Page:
Doctor Who Project: The Myth Makers

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Now come on, start thinking! It’s you against the Doctor now!

After a story (well, an episode/teaser) where the Doctor and his companions aren’t present at all, we have a story where they might as well not be. The real stars of Donald Cotton’s “The Myth Makers” (Story Production Code U) are the Greeks and Trojans: Achilles, Odysseus, Agamemnon, Paris, Priam, Cassandra, and Troilus, thanks to a classical British education that made these characters quite readily familiar via the Iliad and the Aeneid.

Long stretches of “The Myth Makers” are given over to the various Greeks and Trojans absent our time travellers, who conveniently separate from one another and then find one another at the worst possible moments to provide some semblance of narrative motion. And the guest actors make the most of their screen time, playing with gusto. This story has perhaps the least dialogue for the main characters of any since “The Crusade.”

But at no point does the viewer have a sense that the Doctor and company are in any danger, because of the assumed familiarity with the underlying story. Not, of course, that even the most casual of viewers would think that they could ever be in real danger—we’re still several stories from the first regeneration and have yet to experience the first companion death—but even the episode cliffhangers lack drama, because everyone knows that the Trojans wheeled the Horse into Troy and were thusly caught unawares by the Greeks. As Vicki herself says to Cassandra, “I don’t have to prophesy. Because as far as I’m concerned, the future has already happened.”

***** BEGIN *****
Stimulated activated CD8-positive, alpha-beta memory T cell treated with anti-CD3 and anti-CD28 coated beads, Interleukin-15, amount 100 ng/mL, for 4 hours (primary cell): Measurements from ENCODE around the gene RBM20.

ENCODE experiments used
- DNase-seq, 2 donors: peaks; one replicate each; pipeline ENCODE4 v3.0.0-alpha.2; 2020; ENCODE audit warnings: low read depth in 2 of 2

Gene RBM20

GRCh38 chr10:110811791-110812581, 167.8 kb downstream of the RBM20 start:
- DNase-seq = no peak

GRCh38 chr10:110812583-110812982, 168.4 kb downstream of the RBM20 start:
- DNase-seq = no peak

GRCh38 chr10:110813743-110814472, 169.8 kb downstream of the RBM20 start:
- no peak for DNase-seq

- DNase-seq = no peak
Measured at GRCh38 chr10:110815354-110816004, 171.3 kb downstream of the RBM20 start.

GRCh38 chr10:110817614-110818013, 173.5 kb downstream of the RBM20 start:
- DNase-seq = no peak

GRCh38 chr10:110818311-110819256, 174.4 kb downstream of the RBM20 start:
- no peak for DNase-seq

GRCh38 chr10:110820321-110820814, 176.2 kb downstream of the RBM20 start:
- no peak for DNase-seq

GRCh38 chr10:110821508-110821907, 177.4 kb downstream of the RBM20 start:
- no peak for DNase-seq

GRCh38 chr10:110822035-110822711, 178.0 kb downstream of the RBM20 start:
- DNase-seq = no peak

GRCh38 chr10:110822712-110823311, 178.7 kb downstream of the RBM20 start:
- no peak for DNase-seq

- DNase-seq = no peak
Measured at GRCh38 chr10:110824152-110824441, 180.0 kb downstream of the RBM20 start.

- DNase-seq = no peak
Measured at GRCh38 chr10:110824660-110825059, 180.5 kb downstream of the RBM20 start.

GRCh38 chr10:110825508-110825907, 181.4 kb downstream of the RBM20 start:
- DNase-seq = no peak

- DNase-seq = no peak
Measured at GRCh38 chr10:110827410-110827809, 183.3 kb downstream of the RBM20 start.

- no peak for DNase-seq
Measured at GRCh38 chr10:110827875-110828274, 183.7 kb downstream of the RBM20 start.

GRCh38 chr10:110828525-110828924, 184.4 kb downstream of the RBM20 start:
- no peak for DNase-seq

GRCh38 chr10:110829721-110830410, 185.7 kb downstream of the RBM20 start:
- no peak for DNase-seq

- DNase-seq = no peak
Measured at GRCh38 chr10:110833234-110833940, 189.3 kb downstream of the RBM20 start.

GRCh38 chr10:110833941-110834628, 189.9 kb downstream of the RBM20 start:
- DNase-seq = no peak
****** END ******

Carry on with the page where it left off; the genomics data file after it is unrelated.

Indeed, the only real danger is to the set, because the actors playing Paris (Barrie Ingham) and Cassandra (Frances White) practically chew the scenery. For a story that ostensibly took some pains towards historic verisimilitude (alas, the footage is missing, leaving only audio recordings), the Greeks and Trojans speak mostly like contemporary Englishmen fresh off the West End stage.

Still, unlike the earlier historicals, where the Doctor inadvertently causes, inspires, or otherwise motivates historical events to occur (Nero’s burning of Rome, the fall of Robespierre), in “The Myth Makers,” the Doctor gives the Greeks the notion to build the Trojan Horse, even though he initially rejects the idea as “some good dramatic device” invented by Homer.